Maher, Kevin. (2011). Ketsudan dekinai Nippon [The Japan That Can’t Decide]. Tokyo: Bungeishunju.

McCurry, Justin. Shinzo Abe and wife under pressure over ties to ultra-nationalist school, The Guardian, February 24 2017. Retrieved from https://www.theguardian.com/world/2017/feb/24/shinzo-abe-wife-akie-under-pressure-ties-ultra-nationalist-school-japan

McCurry, Justin. Ultra-nationalist school linked to Japanese PM accused of hate speech, The Guardian, March 15 2017. Retrieved from https://www.theguardian.com/world/2017/mar/15/ultra-nationalist-school-moritomo-gakuen-linked-to-japanese-pm-shinzo-abe-accused-of-hate-speech

Mie, Ayako. Japan’s image hurt by Abe’s militarist facade: Nye, The Japan Times, April 4 2014 Retrieved from: http://www.japantimes.co.jp/news/2014/04/04/national/japans-image-hurt-by-abes-militarist-facade-nye/#.VOMaSpUU_IX

Mie, Ayako. Security laws usher in new era for pacifist Japan, The Japan Times, March 29 2016 Retrieved from: http://www.japantimes.co.jp/news/2016/03/29/national/politics-diplomacy/japans-contentious-new-security-laws-take-effect-paving-way-collective-self-defense/

Global Fire Power (2017). Military power comparison results for United States of America vs. China, Retrieved from: http://www.globalfirepower.com/countries-comparison-detail.asp?form=form&country1=united-states-of-america&country2=china&Submit=COMPARE

Mizokami, Kyle. Japan and the U.S.: It’s Time to Rethink Your Relationship, The Atlantic, September 27 2012. Retrieved from https://www.theatlantic.com/international/archive/2012/09/japan-and-the-us-its-time-to-rethink-your-relationship/262916/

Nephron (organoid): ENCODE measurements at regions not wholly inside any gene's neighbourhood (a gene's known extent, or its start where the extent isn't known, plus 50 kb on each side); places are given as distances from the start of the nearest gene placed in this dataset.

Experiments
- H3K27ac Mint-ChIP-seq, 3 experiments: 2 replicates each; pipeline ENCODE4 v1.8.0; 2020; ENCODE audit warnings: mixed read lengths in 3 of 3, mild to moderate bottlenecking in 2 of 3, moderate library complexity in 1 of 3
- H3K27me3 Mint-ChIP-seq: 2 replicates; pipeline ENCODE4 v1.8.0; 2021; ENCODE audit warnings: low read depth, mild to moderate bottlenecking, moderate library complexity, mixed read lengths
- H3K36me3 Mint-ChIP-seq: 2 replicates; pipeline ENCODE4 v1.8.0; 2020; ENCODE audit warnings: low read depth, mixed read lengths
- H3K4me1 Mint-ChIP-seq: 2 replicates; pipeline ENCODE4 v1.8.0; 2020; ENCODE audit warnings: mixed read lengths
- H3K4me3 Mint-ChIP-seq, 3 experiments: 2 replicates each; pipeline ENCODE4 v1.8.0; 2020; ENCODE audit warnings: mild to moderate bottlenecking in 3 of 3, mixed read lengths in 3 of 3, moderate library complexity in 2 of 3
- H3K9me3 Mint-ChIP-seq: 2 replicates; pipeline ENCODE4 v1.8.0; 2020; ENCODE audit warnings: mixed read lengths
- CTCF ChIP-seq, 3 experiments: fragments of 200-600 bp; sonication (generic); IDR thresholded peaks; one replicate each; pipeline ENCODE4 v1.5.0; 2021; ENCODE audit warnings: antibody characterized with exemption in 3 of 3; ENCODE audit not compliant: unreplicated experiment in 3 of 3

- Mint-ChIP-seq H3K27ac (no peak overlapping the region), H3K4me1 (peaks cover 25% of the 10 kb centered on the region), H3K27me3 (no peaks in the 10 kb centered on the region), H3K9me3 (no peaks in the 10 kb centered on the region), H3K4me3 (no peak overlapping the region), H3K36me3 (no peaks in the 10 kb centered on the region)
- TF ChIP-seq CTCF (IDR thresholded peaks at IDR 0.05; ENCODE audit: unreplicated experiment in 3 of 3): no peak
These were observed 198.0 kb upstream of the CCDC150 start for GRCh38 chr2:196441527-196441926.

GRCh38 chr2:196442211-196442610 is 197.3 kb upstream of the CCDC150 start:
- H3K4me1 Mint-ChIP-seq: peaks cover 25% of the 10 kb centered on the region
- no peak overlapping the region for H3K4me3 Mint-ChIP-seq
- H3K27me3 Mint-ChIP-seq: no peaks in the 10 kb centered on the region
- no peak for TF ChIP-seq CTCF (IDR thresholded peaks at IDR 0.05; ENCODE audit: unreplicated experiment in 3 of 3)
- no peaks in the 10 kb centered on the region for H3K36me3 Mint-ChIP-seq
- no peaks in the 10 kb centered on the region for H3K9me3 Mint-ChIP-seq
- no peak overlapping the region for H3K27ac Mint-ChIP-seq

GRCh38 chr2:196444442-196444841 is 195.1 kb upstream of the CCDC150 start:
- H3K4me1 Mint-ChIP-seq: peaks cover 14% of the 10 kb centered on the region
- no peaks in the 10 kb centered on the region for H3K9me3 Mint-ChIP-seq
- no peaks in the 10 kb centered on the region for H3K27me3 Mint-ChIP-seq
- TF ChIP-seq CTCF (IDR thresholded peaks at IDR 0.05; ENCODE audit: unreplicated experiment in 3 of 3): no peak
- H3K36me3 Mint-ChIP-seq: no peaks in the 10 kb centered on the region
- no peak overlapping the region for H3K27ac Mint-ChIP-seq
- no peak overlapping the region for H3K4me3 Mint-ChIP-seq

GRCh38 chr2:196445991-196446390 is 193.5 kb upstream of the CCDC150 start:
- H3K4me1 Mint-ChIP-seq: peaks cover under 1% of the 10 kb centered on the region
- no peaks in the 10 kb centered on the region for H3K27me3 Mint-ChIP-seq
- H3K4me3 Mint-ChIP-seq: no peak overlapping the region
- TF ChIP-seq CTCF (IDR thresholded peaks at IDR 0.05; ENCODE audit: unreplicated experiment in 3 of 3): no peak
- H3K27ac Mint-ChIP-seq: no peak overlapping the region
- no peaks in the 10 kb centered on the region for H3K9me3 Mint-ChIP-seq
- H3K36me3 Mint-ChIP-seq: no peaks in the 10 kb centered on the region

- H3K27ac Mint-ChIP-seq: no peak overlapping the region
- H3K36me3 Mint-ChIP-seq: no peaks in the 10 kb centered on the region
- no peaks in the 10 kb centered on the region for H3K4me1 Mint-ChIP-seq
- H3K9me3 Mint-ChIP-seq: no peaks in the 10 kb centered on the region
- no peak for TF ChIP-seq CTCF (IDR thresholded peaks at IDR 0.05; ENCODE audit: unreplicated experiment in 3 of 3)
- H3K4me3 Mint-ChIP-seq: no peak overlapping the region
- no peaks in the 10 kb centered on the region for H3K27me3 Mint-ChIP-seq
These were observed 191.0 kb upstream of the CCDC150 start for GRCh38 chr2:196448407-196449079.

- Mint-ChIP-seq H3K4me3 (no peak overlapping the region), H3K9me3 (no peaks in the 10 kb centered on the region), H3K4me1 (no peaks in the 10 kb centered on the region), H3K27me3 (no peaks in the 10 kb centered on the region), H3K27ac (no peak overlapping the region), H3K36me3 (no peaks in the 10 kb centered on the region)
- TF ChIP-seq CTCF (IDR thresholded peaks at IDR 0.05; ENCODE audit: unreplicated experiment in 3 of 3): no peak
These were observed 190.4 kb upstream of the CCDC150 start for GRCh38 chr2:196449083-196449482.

Rowan, Joshua P. The U.S.-Japan Security Alliance, ASEAN, and the South China Sea Dispute,

Asian Survey, Vol. 45, No. 3 (May/June 2005), pp. 414-436. Retrieved from http://www.jstor.org/stable/10.1525/as.2005.45.3.414.

Sakurai, Yoshiko., Takubo, Chuei., Shimada, Yoichi., & Toyama, Yasushi. (2009). Nihon yo, senryakuryoku wo takameyo [Japan, increase your strategic capability]. Yoshiko Sakurai (Ed.). Tokyo: Bungeishunju.

Smith, Sheila A. Japan, China, and the Tide of Nationalism, Council on Foreign Relations, September 19, 2012. Retrieved from http://www.cfr.org/asia-and-pacific/japan-china-tide-nationalism/p29080.

Smith, Sheila A. Japan and China Get to Yes on an Abe-Xi Summit, Council of Foreign Relations, November 7, 2014. Retrieved from http://blogs.cfr.org/asia/2014/11/07/japan-and-china-get-to-yes-on-an-abe-xi-summit/

The Obama Administration’s Pivot to Asia, The Foreign Policy Initiative. Retrieved from http://www.foreignpolicyi.org/content/obama-administrations-pivot-asia

Zakaria, Fareed. (2008). The Post-American World. New York, London: W.W. Norton & Company.

70% of Japanese public satisfied with Abe-Trump talks, poll shows, The Japan Times, Feb 13 2017. Retrieved from http://www.japantimes.co.jp/news/2017/02/13/national/70-japanese-public-satisfied-abe-trump-talks-poll-shows/#.WXhJppUU_IU


Written by: Miki Hayashi
Written at: California State University, Los Angeles
Written for: POLS 597 Graduate Research
Date written: Revised July 2017

Please Consider Donating

Before you download your free e-book, please consider donating to support open access publishing.

E-IR is an independent non-profit publisher run by an all volunteer team. Your donations allow us to invest in new open access titles and pay our bandwidth bills to ensure we keep our existing titles free to view. Any amount, in any currency, is appreciated. Many thanks!

Donations are voluntary and not required to download the e-book - your link to download is below.